Ph. D. Programs for the Past Departments Or Schools Would Drop Colleagues Twenty Years and Are Not Typical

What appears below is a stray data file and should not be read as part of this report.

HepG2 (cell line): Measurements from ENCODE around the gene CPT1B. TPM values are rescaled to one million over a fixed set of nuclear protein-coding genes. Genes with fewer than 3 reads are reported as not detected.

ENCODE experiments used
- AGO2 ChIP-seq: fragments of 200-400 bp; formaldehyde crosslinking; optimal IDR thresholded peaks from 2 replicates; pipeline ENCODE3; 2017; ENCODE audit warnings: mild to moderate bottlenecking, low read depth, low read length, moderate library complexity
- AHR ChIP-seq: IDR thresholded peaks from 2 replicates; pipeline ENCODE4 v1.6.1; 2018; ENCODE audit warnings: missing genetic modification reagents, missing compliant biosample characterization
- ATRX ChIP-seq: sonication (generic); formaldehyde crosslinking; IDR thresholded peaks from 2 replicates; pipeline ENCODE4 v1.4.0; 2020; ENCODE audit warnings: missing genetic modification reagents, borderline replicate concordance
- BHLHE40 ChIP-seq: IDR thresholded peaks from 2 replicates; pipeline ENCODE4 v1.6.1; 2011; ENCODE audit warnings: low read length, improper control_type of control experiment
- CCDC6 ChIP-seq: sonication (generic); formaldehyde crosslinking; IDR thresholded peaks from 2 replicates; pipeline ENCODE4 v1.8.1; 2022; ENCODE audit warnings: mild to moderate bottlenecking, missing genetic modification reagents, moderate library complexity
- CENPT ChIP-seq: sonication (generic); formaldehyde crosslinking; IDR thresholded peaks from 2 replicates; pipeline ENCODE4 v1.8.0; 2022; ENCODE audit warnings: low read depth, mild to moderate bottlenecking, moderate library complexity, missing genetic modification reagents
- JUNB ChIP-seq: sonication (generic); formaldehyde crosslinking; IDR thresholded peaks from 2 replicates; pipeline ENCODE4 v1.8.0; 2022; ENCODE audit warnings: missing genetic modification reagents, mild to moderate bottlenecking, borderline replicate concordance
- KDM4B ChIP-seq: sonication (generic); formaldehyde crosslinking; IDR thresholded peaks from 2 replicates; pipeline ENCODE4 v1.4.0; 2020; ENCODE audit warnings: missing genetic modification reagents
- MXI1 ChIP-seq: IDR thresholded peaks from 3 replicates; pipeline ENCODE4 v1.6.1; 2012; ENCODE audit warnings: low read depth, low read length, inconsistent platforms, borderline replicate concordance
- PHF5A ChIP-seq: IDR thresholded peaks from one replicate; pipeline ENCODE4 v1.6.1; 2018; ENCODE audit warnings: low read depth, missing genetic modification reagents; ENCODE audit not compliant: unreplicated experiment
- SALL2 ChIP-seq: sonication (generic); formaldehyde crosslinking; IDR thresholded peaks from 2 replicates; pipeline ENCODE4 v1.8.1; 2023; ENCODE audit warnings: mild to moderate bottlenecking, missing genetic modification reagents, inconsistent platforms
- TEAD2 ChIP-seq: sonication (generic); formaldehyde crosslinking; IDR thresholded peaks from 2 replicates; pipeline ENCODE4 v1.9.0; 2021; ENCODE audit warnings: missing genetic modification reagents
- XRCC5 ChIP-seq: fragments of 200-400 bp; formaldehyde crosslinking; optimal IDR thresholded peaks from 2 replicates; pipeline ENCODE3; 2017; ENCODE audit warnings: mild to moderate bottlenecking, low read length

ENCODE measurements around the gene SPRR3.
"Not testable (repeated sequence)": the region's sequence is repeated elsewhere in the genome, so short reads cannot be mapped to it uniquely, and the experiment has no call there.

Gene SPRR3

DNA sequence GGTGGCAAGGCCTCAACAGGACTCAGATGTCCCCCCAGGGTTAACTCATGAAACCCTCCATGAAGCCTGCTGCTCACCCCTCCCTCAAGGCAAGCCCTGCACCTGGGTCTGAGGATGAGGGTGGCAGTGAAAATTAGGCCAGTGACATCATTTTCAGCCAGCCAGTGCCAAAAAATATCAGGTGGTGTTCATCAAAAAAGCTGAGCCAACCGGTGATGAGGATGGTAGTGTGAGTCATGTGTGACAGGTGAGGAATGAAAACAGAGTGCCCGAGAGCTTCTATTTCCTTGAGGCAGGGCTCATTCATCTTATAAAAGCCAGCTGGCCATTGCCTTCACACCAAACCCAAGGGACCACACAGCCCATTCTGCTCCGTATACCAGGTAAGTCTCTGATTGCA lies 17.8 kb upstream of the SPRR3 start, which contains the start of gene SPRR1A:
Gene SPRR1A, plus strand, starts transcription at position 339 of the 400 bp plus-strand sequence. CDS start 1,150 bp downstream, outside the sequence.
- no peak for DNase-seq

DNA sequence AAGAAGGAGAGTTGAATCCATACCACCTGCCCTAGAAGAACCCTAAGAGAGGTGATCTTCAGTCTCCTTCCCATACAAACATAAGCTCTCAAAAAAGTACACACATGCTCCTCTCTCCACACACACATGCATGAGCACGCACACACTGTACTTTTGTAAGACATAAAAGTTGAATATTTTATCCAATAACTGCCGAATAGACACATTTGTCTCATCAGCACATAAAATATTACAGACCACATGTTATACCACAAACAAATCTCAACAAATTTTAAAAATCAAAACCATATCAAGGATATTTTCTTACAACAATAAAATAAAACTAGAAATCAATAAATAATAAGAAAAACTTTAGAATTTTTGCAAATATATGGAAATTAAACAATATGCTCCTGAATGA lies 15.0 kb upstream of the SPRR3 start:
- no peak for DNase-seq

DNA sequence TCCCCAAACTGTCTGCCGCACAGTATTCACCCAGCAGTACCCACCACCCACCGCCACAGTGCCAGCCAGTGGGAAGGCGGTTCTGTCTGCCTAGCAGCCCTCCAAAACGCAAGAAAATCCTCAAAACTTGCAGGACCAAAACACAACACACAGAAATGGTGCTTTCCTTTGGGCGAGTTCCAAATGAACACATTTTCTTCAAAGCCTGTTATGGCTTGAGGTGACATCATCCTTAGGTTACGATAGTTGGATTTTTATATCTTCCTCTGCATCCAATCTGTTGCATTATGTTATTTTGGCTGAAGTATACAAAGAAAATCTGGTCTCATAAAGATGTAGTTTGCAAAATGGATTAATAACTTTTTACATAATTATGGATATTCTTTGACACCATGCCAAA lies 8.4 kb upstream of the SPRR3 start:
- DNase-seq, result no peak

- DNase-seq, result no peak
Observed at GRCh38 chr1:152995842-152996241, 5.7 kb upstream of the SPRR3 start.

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---------------------------------------------------------~hlIMPORTANT ADVISORY FOR GRADUATE STUDENTS IN MATHEMATICS In the past several years the jolJ prospects for ,1 recent recipient of a Ph D. degree in the mathematical sciences have changed from excellent to poor. All indications are that this rapid deterioration will accelerate over the next few years, and that the decade 1974-19H5 will be exceedingly bleak. The report of the chairman of the AMS Committee on Employment and Educational Policy should be read by everyone who is plfrnning to enter a career in mathematics in order to become acquainted with the facts concerning present and future employment. The first part of the report appeared in the November l!J7:l issue of these c\~/m•JJ, pages 34ti-352, and the second part appears in this issue, pages :lfi7-:l72. The action taken in response to these facts must, of course, be determined on an individual basis. Many will feel that for them mathematics is a calling and a way of life that must be followed at whatever cost and sacrifice. They will be undeterred by the prospect of difficulties and, hopefully, will be successful in finding suitable career opportunities. The Americ<m Mathematical Society, whose primary purpose is the fostering of mathematical research, will, of course, make every effort to ameliorate con ditions during the difficult period ahead. But it must be realized that the problem has its roots in complex social conditions which the Society has only the most limited powers to control or affect. Hichani S. Palais, Member AMS Committee on Employment and Educational Policv OF THE AMERICAN MATHEMATICAL SOCIETY Everett Pitcher and Gordon L. Walker, Editors WendeD H. Fleming, Associate Editor CONTENTS JOBS AND PH.D.'S IN TilE MATIIEMATICAL SCIENCES, II. • • •• • • • • • • • • • 367 IS TillS DOCTORAL PROGRAM NECESSARY? • • • • •• •• • • • • • • • • • • • • • • • • • • • 371 ASSISTANTSHIPS AND FELLOWSHIPS IN MATHEMATICS IN 1974-1975 I. FOR GRADUATE STUDY AT UNIVERSITIES.................. 373 IT. STIPENDS FOR STUDY AND TRAVEL........................ 437 Graduate Support ...••••••••••••. ~~ ••••• 437 Postdoctoral Support ••••••••••••••••••• 439 Travel and Study Abroad • • • • • • • • • • • • • • • • 444 Study in U.s. for Foreign Nationals • • • • • • 447 Sources of Fellowship Information. • • • • • • • 447 TAX STATUS OF GRANTS • •• • • • • • • • • • • • • • • • • • • • • • • • • • • • • • • • • • • • • • • • • • • 449 INDEX OF ABSTRACTS, Volume 20 • • • • • • • • • • • • • • • • • • • • • • • • • • • • • • • • • • A-693 INDEX, Volume 20 ............................ a • • • • • • • • • • • • • • • • • • • • • A-725 FOREWORD The fifteenth Special Issue of these c}/ofiai) contains lists of assistantships and fellowships available in mathe matics and related sciences for the academic year 1974-1975 for graduate study at universities and stipends available for travel and study, Indexes for·abstracts and articles published in these c}/otiJxi) during 1973, a short article on the tax status of grants and two special articles are also included. The list of assistantships and fellowships at universities includes 449 departments of mathematics, applied math ematics, statistics, computer science, and related mathematical disciplines; these represent 329 colleges and univer sities. Institutions in the United States are listed alphabetically by state, followed by Canadian institutions. Abbreviations used in the section on graduate study Under the DEGREES AWARDED column the following terms have been used: Bachelor' s by inst. Number of bachelor• s degrees awarded J:?y the institution Bachelor• s by dept. Number of degrees awarded by the department Master• s by dept, Number of master• s degrees awarded by the department Ph. D. (1970-1973 incl.) Doctoral degrees awarded during last three years (1970-1971, 1971-1972, and 1972-1973) A&NT Algebra and Number Theory G&T Geometry and Topology L Logic A& FA Analysis and Functional Analysis P&S Probability and Statistics cs Computer Science and Numerical Analysis AM Applied Mathematics The .cJVofiai) of the American Mathematical Society is published by the American Mathematical Society, P. 0. Box 6248, Providence, Rhode Island 02940, in January, February, April, June, August, October, November, and December. Price per annual volume is $10. Price per copy $3. Special price for copies sold at registration desks of meetings of the Society, $1 per copy. Subscriptions, orders for back numbers (back issues of the last two years only are available), and inquiries should be addressed to the American Mathematical Society, P. 0. Box 6248, Providence, Rhode Island 02940. Second class postage paid at Providence, Rhode Island, and additional mailing offices. Copyright© 1973 by the Americsn Mathematical Society Prioted in the United States of America Jobs and Ph.D.'s in the Mathematical Sciences, II. By R. D. Anderson Part I of this article appeared in these cJioticeiJ, November 1973, pp. 348-352. 3. JOB PROSPECTS FOR THE NEXT (2) The number of students enrolling in four TWENTY YEARS year colleges and universities for the first time has dropped slightly for the past two years, The academic employment prospects for the showing a decrease in the percentage of the age next twenty years are not good. There is now group going on to four-year institutions, revers every reason to believe that the total national ing a trend toward greater percentages that had mathematics faculty will increase very little in been observed since 1945. With expected college the rest of the 1970s and will actually decrease enrollments indicating that the percentage will somewhat in the 1980s. The prospects are dom probably drop again this fall, an era of relative inated by four factors: (1) the annual size of the stability in the percentage of eighteen-year olds group of eighteen-year olds; (2) the percentage of enrolling in four-year colleges and universities eighteen-year olds enrolling each year for the has presumably been reached, implying that the first time in four-year colleges and universities; annual number of freshmen is likely to be closely (3) the percentage of enrollments in mathematics tied to the size of this age group. courses by freshmen and sophomores; (4) the The percentage, however, will probably go amount of money available for higher education. up slightly in the 1980s, dampening the effect of It should be pointed out that twenty-year projec the decreases in the stze of the age group on col tions are necessarily subject to considerable un lege enrollments. Society probably has relatively certainty. In particular, public priorities could stable numerical needs for college graduates change in favor of substantially more support for over a period of years, and in the latter 1980s, traditional higher education, although the author when the number of twenty-one year olds is de knows of no indication of that now. creasing, society can be expected to need a (1) The following table gives the annual number greater percentage of this age group for jobs re of live births in the United States from 1950 to quiring college training. Thus, the economic de date. These data were obtained from Statistical mand probably has an inverse effect on the re Abstract of the United States and the Monthly lationship of the size of the age group and the Vital Statistical Report. percentage of the age group going to college. Perhaps with a large number of eighteen-year Live Births Live Births olds, we are seeing that effect now. (in thousands) Year Year (in thousands) (3) CBMS Survey data and AMS data do not give 1950 3632 1961 4268 explicit percentages of the enrollment of fresh men and sophomores in mathematics courses, 3823 1951 1962 4167 but the data do show that approximately 50% of 1952 3913 1963 4098 all undergraduate enrollments in mathematics are in courses below the calculus level, 25% 3965 1953 1964 4027 more are in analytic geometry-calculus courses, 1954 4078 1965 3760 and, in addition, more than half the statistics and computer science course enrollments are in 1955 4104 1966 3606 pre-calculus or introductory courses. The grad 1956 4163 1967 3521 uate course enrollments are only about 4% or 5% of the total. Since employment of mathemati 1957 4255 1968 3502 cians in academia is tied primarily to course 1958 4204 1969 3571* enrollments, and since 75% of these enrollments are by freshmen and sophomores, we can make 1959 4245 1970 3718* apparently reliable projections concerning the 1960 4258 1971 3559* number of faculty members needed by con sidering items (1) and (2) above. In this re 1972 3256* spect, academic employment prospects for Ph. D. mathematicians are worse than those for The size of the group of eighteen-year olds is some other potential academicians. The three essentially determined through 1990: It increases potential "growth" areas in higher education: at about 2% a year until 1975, is almost stable two-year colleges, adult or continuing education, until 1979, and then decreases almost 25% until and career or vocational education involve rela 1990 .. The figures for the first four months of tively few employment opportunities for Ph. D. 1973 show a further drop of forty-four thousand mathematicians. There is now much evidence from 1972 levels but indicate a probable stabi that two-year colleges do not and will not need lizing trend. or hire enough Ph. D. 's to affect the overall job *Preliminary or provisional from 1969 on. 367 market, adult education programs are likely to from tuition.